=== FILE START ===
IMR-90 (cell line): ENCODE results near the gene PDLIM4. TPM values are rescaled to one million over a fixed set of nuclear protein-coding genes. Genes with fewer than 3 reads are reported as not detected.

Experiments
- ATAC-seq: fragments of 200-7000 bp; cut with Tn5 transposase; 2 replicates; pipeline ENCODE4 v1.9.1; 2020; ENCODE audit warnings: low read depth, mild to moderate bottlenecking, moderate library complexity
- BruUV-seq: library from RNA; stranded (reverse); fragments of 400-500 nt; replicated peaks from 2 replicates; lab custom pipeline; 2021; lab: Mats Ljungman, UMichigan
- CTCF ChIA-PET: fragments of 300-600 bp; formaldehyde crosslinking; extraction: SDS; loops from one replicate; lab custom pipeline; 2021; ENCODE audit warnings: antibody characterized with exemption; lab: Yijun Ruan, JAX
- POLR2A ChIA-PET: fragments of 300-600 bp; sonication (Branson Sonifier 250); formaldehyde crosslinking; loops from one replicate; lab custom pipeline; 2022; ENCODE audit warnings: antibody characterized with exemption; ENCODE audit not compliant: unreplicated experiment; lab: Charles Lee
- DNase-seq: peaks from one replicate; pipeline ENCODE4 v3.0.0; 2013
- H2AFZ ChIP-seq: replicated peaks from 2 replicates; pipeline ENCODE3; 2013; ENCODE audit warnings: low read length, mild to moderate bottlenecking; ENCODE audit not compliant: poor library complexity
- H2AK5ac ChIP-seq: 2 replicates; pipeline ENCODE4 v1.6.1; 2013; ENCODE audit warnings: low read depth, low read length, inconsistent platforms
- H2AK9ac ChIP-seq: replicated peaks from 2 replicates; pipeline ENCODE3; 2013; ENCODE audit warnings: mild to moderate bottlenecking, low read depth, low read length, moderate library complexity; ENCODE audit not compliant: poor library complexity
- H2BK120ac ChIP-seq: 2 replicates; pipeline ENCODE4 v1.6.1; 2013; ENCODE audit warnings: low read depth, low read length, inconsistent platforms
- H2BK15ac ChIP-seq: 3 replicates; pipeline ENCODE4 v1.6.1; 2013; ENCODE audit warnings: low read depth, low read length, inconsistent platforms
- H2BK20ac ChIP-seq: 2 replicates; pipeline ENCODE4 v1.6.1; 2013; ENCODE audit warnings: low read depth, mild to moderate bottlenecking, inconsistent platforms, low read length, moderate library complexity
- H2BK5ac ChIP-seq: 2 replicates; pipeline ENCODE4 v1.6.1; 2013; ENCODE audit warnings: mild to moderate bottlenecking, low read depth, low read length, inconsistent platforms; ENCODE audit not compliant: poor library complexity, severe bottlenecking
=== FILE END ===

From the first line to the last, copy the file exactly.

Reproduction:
IMR-90 (cell line): ENCODE results near the gene PDLIM4. TPM values are rescaled to one million over a fixed set of nuclear protein-coding genes. Genes with fewer than 3 reads are reported as not detected.

Experiments
- ATAC-seq: fragments of 200-7000 bp; cut with Tn5 transposase; 2 replicates; pipeline ENCODE4 v1.9.1; 2020; ENCODE audit warnings: low read depth, mild to moderate bottlenecking, moderate library complexity
- BruUV-seq: library from RNA; stranded (reverse); fragments of 400-500 nt; replicated peaks from 2 replicates; lab custom pipeline; 2021; lab: Mats Ljungman, UMichigan
- CTCF ChIA-PET: fragments of 300-600 bp; formaldehyde crosslinking; extraction: SDS; loops from one replicate; lab custom pipeline; 2021; ENCODE audit warnings: antibody characterized with exemption; lab: Yijun Ruan, JAX
- POLR2A ChIA-PET: fragments of 300-600 bp; sonication (Branson Sonifier 250); formaldehyde crosslinking; loops from one replicate; lab custom pipeline; 2022; ENCODE audit warnings: antibody characterized with exemption; ENCODE audit not compliant: unreplicated experiment; lab: Charles Lee
- DNase-seq: peaks from one replicate; pipeline ENCODE4 v3.0.0; 2013
- H2AFZ ChIP-seq: replicated peaks from 2 replicates; pipeline ENCODE3; 2013; ENCODE audit warnings: low read length, mild to moderate bottlenecking; ENCODE audit not compliant: poor library complexity
- H2AK5ac ChIP-seq: 2 replicates; pipeline ENCODE4 v1.6.1; 2013; ENCODE audit warnings: low read depth, low read length, inconsistent platforms
- H2AK9ac ChIP-seq: replicated peaks from 2 replicates; pipeline ENCODE3; 2013; ENCODE audit warnings: mild to moderate bottlenecking, low read depth, low read length, moderate library complexity; ENCODE audit not compliant: poor library complexity
- H2BK120ac ChIP-seq: 2 replicates; pipeline ENCODE4 v1.6.1; 2013; ENCODE audit warnings: low read depth, low read length, inconsistent platforms
- H2BK15ac ChIP-seq: 3 replicates; pipeline ENCODE4 v1.6.1; 2013; ENCODE audit warnings: low read depth, low read length, inconsistent platforms
- H2BK20ac ChIP-seq: 2 replicates; pipeline ENCODE4 v1.6.1; 2013; ENCODE audit warnings: low read depth, mild to moderate bottlenecking, inconsistent platforms, low read length, moderate library complexity
- H2BK5ac ChIP-seq: 2 replicates; pipeline ENCODE4 v1.6.1; 2013; ENCODE audit warnings: mild to moderate bottlenecking, low read depth, low read length, inconsistent platforms; ENCODE audit not compliant: poor library complexity, severe bottlenecking